there is no clear boundary between normal and anomaly
users. The use of fuzziness of fuzzy logic helps to
smooth the abrupt separation of normality and abnormal-
ity. Another reason is the reduction of miss detection and
false alarm probabilities. In the next section, we present
details of the fuzzy logic that we use in our secure spec-
trum sensing algorithm.
3. Secure Spectrum Sensing Algorithm
TF k
By filtering and removing sensing results of malicious
users, performance of the system can be compensated to
some extent. First, the sensing results are passed through
a pre-filter. In our proposed algorithm, those sensing
results that are numerically distant from the rest of the
results are not considered in the final decision. We pro-
pose to use the median (med[k]) and standard deviation
) of energy values of sensing results in the com-
putation of upper and lower bounds of the filtering, at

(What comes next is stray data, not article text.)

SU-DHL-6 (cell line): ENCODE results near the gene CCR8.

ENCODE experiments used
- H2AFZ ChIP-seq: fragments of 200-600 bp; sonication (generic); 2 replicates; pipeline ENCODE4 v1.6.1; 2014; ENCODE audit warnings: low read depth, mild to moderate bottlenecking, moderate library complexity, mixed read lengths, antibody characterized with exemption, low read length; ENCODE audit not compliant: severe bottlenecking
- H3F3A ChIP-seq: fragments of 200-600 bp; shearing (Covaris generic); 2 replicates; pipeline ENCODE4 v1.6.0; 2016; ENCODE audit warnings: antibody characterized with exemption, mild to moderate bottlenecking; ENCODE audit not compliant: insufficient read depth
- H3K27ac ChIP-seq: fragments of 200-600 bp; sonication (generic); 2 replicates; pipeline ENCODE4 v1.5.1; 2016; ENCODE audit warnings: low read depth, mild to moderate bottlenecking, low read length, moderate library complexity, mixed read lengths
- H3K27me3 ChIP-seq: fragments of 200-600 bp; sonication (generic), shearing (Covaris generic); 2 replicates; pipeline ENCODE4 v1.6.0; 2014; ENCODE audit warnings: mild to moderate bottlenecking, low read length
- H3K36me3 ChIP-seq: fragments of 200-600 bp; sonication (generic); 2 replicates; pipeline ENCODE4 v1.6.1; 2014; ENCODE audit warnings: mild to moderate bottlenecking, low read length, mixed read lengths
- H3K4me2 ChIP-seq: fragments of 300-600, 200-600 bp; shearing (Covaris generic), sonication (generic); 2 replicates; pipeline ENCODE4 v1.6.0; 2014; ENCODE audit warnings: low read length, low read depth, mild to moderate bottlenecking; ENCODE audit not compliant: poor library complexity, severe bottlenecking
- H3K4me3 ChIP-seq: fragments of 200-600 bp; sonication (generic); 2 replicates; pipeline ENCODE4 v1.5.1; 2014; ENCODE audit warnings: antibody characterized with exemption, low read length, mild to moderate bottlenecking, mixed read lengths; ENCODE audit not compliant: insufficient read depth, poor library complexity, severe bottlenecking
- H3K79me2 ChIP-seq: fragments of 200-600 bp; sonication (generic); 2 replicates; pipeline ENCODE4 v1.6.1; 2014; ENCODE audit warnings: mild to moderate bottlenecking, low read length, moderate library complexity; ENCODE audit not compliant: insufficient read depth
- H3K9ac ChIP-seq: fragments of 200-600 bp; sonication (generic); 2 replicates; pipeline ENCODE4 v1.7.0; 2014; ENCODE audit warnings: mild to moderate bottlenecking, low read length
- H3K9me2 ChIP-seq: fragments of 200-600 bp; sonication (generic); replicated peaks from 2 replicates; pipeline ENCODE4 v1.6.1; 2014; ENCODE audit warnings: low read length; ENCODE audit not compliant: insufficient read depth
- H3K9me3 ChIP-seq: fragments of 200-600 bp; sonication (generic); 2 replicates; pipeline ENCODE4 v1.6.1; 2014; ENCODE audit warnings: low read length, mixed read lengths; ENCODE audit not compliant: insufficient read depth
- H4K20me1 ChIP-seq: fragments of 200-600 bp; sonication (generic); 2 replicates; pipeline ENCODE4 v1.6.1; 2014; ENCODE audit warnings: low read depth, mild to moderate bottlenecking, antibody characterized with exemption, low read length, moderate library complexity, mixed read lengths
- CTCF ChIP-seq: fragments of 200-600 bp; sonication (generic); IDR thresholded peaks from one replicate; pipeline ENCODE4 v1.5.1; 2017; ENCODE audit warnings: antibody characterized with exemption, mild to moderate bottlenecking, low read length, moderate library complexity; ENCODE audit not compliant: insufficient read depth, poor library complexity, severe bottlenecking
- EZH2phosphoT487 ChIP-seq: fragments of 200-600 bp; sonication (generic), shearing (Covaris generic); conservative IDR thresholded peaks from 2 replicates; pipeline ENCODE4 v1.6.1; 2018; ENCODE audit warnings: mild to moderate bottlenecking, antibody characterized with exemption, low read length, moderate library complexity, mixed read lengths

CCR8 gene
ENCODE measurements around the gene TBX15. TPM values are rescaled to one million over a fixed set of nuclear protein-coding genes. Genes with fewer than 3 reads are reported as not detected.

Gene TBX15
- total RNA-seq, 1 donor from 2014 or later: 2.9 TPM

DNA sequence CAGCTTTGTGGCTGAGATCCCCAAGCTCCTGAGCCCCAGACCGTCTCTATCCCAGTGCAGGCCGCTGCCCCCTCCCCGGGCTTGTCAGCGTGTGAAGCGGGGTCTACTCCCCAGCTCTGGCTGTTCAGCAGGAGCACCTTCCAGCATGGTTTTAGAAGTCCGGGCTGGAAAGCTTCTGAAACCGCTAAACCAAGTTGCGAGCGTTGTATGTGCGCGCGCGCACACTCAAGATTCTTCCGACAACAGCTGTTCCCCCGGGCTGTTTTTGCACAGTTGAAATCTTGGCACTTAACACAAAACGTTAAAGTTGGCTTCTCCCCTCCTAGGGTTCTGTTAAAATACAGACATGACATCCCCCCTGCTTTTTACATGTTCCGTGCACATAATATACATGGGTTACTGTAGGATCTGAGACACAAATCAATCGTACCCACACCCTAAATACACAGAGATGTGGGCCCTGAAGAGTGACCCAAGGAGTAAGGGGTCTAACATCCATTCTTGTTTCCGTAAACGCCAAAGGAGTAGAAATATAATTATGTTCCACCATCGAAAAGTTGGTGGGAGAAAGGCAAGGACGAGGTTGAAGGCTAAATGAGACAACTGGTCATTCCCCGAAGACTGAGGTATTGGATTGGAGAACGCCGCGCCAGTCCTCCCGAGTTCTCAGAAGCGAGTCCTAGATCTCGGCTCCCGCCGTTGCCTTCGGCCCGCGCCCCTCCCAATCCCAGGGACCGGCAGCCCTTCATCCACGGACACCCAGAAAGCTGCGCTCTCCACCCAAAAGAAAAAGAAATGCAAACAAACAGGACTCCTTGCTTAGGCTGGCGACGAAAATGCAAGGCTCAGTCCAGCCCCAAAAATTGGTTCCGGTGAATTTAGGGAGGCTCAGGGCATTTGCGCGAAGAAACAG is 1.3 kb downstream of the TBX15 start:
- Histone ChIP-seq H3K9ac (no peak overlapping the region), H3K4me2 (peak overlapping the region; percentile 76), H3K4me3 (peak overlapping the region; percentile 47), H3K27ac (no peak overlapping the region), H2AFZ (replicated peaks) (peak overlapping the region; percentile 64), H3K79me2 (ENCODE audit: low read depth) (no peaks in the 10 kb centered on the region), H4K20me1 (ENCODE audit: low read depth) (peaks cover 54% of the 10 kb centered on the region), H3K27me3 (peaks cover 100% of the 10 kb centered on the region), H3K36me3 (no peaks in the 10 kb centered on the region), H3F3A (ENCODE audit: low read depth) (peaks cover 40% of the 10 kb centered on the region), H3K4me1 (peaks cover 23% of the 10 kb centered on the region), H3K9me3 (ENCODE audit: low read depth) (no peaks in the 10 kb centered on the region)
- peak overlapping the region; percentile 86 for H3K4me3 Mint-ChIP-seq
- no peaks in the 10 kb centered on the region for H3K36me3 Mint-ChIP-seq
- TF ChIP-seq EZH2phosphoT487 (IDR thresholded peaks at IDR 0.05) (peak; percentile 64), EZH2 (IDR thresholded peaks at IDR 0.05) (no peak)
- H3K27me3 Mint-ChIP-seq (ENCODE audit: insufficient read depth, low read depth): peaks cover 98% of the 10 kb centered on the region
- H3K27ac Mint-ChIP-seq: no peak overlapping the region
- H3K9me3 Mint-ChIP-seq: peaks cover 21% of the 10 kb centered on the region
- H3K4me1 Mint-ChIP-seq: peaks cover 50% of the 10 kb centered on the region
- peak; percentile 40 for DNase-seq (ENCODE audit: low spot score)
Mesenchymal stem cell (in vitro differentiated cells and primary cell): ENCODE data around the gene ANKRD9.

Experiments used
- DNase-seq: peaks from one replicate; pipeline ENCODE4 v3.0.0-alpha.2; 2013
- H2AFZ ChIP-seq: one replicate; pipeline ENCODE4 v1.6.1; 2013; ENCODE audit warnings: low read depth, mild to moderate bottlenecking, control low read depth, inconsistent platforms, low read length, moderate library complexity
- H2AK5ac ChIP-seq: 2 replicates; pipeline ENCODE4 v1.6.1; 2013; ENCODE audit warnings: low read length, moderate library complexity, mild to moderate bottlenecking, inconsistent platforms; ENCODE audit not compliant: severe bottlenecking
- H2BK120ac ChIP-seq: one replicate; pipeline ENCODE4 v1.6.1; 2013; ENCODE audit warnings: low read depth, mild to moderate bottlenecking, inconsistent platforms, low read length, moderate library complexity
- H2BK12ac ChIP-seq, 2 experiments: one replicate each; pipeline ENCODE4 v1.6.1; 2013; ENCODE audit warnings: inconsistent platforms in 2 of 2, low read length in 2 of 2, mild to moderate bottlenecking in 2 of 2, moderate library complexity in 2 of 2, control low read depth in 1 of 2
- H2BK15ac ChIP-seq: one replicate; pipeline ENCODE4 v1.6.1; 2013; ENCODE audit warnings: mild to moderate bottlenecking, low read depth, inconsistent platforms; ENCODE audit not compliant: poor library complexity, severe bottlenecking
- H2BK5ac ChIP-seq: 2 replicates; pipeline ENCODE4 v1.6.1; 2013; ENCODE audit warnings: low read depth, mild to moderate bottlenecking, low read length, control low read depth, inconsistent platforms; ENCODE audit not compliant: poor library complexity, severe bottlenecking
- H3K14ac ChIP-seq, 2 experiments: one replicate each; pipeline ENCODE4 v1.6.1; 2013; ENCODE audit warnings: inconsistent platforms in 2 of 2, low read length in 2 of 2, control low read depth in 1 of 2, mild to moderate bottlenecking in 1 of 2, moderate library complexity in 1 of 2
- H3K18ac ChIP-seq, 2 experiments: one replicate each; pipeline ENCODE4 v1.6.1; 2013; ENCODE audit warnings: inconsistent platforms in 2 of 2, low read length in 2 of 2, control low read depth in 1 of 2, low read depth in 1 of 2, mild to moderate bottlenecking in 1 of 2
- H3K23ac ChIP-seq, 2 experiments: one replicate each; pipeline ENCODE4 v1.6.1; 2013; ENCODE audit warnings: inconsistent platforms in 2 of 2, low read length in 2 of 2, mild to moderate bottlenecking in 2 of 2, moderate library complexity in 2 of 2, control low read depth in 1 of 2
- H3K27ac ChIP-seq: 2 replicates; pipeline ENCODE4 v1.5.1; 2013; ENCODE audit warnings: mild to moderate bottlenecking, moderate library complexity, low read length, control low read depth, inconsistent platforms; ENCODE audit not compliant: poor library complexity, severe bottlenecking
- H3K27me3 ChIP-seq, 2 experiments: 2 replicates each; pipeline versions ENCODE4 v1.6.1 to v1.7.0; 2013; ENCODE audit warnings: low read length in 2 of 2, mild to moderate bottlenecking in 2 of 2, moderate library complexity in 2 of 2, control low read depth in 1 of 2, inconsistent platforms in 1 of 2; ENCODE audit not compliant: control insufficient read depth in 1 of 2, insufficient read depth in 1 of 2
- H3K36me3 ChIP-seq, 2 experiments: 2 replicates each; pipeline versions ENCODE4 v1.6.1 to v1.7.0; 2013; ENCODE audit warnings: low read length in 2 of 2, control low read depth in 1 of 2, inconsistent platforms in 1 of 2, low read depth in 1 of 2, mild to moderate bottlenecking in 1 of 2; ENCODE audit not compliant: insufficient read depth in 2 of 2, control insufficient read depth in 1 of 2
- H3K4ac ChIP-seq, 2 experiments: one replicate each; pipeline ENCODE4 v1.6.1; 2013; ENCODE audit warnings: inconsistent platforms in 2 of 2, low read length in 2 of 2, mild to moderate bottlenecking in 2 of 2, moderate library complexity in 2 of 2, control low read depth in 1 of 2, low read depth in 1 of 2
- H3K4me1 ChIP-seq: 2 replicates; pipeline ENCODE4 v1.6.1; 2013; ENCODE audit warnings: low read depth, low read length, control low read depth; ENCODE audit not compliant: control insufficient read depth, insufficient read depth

time instant k, as follows:
In this paper we propose to use fuzzy logic to dedicate
each user a Trust Factor. As mentioned before, the fuzzy
logic is composed of membership functions for each the
input/output variables and fuzzy values. We select spec-
trum sensing results as input parameters to the fuzzy
controller in order to detect maliciou s users. For an input
parameter, three Gaussian membership functions are
designed: 1) always no malicious users; 2) trusted users;
and 3) always yes malicious users. Figure 2 shows the
Figure 2. Membership functions of an input parameter.
three Gaussian membership functions for an input pa-
rameter. The output parameter also has two Gaussian
membership functions distributed in the range [0, 1] as
shown in Figure 3. These two membership functions are
called Fuzzy Trust Level (FTL) and Fuzzy Suspicious
Level (FSL). After defining the input parameters, the
fuzzy logic rules are designed. These rules are written
depending on the knowledge of secure spectrum sensing.
We discuss these rules in the following:
1) If (the sensing result is Trusted user) then (output is
FTL). This rule presen ts the sensing result of this user is
an expected value, so this user is normal and participates
in final decision in the fusion center;
2) If (the sensing result is always no malicious user) or